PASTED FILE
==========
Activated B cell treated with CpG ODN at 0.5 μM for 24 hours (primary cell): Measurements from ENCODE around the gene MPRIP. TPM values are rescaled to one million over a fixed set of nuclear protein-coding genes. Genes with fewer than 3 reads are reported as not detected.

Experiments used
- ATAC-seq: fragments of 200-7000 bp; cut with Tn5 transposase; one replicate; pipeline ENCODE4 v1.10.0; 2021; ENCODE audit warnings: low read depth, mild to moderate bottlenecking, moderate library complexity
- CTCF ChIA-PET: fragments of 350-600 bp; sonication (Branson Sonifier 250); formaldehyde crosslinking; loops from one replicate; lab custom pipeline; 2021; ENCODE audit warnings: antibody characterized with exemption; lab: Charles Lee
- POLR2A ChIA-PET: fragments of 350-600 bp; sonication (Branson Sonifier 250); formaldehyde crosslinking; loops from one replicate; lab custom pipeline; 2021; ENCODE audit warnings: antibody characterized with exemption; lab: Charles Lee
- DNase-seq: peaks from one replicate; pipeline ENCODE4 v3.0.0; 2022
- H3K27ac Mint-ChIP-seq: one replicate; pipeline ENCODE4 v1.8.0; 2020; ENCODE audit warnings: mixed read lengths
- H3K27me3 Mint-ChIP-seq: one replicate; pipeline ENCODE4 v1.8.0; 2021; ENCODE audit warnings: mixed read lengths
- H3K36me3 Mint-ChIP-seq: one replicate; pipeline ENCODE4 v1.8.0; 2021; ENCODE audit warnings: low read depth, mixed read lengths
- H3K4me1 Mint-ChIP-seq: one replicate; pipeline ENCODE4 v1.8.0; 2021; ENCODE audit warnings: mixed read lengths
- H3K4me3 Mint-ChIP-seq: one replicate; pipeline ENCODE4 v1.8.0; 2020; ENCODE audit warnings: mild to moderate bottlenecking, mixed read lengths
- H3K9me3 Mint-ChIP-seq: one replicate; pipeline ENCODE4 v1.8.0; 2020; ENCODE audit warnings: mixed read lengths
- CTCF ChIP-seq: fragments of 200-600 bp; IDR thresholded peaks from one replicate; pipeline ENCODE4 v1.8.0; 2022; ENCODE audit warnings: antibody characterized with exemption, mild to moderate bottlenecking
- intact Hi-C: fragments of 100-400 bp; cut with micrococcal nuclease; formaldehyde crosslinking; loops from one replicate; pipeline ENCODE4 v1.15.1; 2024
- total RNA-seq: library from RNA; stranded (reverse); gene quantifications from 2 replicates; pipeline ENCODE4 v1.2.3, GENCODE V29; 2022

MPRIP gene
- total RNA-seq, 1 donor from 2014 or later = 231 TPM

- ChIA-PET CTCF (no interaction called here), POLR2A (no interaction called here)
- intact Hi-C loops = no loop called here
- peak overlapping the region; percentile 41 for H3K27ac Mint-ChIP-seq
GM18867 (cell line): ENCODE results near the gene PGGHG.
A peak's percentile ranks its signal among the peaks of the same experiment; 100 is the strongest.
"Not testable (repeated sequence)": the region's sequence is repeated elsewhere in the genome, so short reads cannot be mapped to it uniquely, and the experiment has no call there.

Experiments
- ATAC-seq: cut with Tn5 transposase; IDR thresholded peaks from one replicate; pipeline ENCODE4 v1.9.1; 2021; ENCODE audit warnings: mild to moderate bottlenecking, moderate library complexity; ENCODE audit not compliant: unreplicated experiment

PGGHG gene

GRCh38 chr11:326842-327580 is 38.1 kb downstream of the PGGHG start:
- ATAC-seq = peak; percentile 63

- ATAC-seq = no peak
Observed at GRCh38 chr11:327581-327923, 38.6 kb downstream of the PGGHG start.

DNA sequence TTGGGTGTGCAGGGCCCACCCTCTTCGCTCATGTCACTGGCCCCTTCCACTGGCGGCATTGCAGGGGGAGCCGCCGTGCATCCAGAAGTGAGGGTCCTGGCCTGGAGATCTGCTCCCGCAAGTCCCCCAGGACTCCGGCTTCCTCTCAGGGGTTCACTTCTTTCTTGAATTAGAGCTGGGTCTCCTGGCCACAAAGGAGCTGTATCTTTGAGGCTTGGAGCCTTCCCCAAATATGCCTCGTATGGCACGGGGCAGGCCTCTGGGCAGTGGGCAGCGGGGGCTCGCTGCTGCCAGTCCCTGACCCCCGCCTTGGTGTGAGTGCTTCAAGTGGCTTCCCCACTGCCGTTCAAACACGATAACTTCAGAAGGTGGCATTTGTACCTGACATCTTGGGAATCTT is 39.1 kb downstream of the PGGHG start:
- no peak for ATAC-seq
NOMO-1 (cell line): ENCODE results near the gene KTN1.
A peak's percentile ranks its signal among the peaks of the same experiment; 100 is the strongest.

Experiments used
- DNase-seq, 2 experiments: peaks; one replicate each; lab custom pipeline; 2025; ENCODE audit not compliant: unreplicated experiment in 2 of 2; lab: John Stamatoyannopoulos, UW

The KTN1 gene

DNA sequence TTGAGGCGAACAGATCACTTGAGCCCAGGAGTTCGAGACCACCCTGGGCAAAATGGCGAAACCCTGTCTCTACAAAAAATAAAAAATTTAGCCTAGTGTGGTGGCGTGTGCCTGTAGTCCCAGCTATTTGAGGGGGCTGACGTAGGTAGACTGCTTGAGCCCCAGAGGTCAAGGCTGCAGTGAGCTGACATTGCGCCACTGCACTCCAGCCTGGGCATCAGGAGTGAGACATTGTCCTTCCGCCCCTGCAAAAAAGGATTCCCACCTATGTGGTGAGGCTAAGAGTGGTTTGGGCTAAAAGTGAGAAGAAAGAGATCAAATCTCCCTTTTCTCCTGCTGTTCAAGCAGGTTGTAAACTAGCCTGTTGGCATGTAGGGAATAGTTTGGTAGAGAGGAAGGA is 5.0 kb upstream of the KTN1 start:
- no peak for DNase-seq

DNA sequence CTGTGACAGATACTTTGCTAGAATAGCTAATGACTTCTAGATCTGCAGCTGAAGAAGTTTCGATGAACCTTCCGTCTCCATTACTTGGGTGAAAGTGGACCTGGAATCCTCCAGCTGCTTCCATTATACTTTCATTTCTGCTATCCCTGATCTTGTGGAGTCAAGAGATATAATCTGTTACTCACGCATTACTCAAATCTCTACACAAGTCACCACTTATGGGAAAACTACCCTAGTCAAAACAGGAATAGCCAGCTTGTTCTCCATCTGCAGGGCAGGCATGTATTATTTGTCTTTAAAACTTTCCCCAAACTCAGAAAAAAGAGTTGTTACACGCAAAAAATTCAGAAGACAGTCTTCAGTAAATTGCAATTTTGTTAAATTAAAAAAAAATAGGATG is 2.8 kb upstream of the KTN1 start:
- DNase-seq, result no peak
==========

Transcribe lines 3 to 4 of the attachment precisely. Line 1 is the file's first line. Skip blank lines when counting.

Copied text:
- ATAC-seq: fragments of 200-7000 bp; cut with Tn5 transposase; one replicate; pipeline ENCODE4 v1.10.0; 2021; ENCODE audit warnings: low read depth, mild to moderate bottlenecking, moderate library complexity
- CTCF ChIA-PET: fragments of 350-600 bp; sonication (Branson Sonifier 250); formaldehyde crosslinking; loops from one replicate; lab custom pipeline; 2021; ENCODE audit warnings: antibody characterized with exemption; lab: Charles Lee